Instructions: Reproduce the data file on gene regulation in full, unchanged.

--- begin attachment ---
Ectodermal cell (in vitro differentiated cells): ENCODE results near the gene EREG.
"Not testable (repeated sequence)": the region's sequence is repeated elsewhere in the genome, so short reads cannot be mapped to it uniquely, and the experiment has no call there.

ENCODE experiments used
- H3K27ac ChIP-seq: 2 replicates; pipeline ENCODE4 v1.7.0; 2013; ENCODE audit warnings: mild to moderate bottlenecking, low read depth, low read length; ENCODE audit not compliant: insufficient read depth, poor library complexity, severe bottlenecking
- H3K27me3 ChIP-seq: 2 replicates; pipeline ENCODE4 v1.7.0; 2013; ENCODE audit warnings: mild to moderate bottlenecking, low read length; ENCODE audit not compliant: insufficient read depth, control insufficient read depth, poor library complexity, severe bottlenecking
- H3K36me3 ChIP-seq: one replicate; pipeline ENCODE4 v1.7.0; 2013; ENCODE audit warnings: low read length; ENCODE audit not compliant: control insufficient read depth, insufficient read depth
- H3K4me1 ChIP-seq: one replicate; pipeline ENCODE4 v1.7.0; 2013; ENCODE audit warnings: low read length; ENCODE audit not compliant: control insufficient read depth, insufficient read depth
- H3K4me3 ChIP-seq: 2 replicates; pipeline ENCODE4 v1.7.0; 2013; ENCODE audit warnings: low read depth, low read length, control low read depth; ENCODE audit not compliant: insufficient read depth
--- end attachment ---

Ectodermal cell (in vitro differentiated cells): ENCODE results near the gene EREG.
"Not testable (repeated sequence)": the region's sequence is repeated elsewhere in the genome, so short reads cannot be mapped to it uniquely, and the experiment has no call there.

ENCODE experiments used
- H3K27ac ChIP-seq: 2 replicates; pipeline ENCODE4 v1.7.0; 2013; ENCODE audit warnings: mild to moderate bottlenecking, low read depth, low read length; ENCODE audit not compliant: insufficient read depth, poor library complexity, severe bottlenecking
- H3K27me3 ChIP-seq: 2 replicates; pipeline ENCODE4 v1.7.0; 2013; ENCODE audit warnings: mild to moderate bottlenecking, low read length; ENCODE audit not compliant: insufficient read depth, control insufficient read depth, poor library complexity, severe bottlenecking
- H3K36me3 ChIP-seq: one replicate; pipeline ENCODE4 v1.7.0; 2013; ENCODE audit warnings: low read length; ENCODE audit not compliant: control insufficient read depth, insufficient read depth
- H3K4me1 ChIP-seq: one replicate; pipeline ENCODE4 v1.7.0; 2013; ENCODE audit warnings: low read length; ENCODE audit not compliant: control insufficient read depth, insufficient read depth
- H3K4me3 ChIP-seq: 2 replicates; pipeline ENCODE4 v1.7.0; 2013; ENCODE audit warnings: low read depth, low read length, control low read depth; ENCODE audit not compliant: insufficient read depth